A FINGAL woman preparing to move house after 15 years is offering $1500 for the return of family heirlooms she mistakenly gave to opportunity shops in Rosebud.
“The reward is a lot more than the items are worth but, to me, they’re everything,” Ann Robb said.
Ms Robb said about eight weeks ago she filled the family utility with black garbage bags full of clothes and other unwanted items and took them to the Rotary and Lions op shops, opposite the Plaza.
Four days later she realised that at least two of the bags contained her precious items.
“We are moving house so I’ve been stressed and tired, and this was a genuine mistake,” she said.
“I went straight back to the shops but no one had seen the items. I just don’t understand it; whoever opened the bags would have seen the goods were really precious but not one of the ladies had seen any of the items which makes me think they never made it to the shop floor.
“Don’t they have some items valued from outside sources? This obviously didn’t happen. I feel so disappointed.”
Ms Robb praised the work of volunteers at the shops who “do such a good job”. But she is devastated her valuable keepsakes went unnoticed.
“This has been heartbreaking for me as I lost my mother two years ago and some of the items were so sentimental,” she said. “This must happen a lot, so it is a warning to others.”
She said one bag had three woollen tartan rugs which she said were family heirlooms, two cream cushions with hand embroidered peacocks in dusty pink – “a keepsake from mum” – one round cream-coloured Lacey cushion, one square cushion with a light background with pinks, red and blue blotches in a see through blanket bag and black garbage bag.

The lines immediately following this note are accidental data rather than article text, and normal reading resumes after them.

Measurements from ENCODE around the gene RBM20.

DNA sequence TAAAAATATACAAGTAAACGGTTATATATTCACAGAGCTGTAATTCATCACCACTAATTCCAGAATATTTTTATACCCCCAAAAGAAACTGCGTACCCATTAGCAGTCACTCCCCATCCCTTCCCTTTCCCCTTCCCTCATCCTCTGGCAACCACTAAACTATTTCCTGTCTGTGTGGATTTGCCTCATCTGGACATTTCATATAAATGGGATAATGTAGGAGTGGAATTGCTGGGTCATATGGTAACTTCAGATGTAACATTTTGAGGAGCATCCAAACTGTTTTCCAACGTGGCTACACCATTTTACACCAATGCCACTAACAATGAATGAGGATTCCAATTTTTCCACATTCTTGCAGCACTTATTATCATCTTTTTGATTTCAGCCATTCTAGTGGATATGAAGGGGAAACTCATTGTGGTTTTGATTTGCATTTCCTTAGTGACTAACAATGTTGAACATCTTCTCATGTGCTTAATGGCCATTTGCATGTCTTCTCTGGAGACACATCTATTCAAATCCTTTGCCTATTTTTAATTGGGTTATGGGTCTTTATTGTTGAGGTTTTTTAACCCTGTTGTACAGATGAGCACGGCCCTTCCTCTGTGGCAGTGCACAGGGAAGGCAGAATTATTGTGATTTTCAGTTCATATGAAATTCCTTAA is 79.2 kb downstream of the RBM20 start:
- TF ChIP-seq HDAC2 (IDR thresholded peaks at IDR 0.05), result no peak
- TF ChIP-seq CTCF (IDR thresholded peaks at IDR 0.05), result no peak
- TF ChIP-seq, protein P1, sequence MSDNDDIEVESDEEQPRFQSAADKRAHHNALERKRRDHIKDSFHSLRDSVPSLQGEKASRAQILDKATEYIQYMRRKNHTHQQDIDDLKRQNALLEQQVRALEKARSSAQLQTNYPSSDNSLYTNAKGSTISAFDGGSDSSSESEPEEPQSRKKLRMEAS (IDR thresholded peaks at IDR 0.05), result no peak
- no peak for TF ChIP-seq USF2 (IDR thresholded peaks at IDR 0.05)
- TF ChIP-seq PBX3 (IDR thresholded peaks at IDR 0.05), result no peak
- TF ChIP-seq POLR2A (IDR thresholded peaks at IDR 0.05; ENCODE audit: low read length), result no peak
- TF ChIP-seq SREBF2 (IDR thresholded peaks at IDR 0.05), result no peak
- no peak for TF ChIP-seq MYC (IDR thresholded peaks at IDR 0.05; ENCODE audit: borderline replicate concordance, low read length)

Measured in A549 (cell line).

Other bags contained three pairs of new soft leather slip-on shoes in white and black, eight designer watches by Kenneth Cole and Just Cavalli “all new with tags”. One was distinctive in chunky stainless steel with a blue face and squiggly time hand. “I bought these watches years ago when Kleins closed down in the Plaza,” Ms Robb said.
Other bags contained two Canterbury rugby tops, one purple and gold and one with blue bands, a stone dolphin with a missing tip on its dorsal fin, three Ansett model planes and one Qantas all in boxes. An Ansett 747 is a 2000 Olympic Games special with an Aboriginal painting on it.
“We bought them when Ansett folded,” Ms Robb said. “We stood in a queue for over an hour. My husband loves planes and wanted to be a pilot. They are very sentimental.”
“Someone must know where the items are. I’ve been back to op shops , checked eBay and pawn shops but the missing bags still might be in one person’s possession.
“All I can do is pray that someone will be honest and do the right thing. People may have seen them or know where they are.”
Rotary Op Shop former president and committee member Libby Wilson said volunteers had scoured the shop several times but had been unable to find the missing items. “We gave the lady the opportunity to go through everything at the time but they weren’t found,” she said.
“We’ve only just taken down signs on the windows asking shoppers if they have seen them, but no one has said anything.”
Ms Wilson said she had spoken to Lions Op Shop representatives who also said they had not seen any of the items.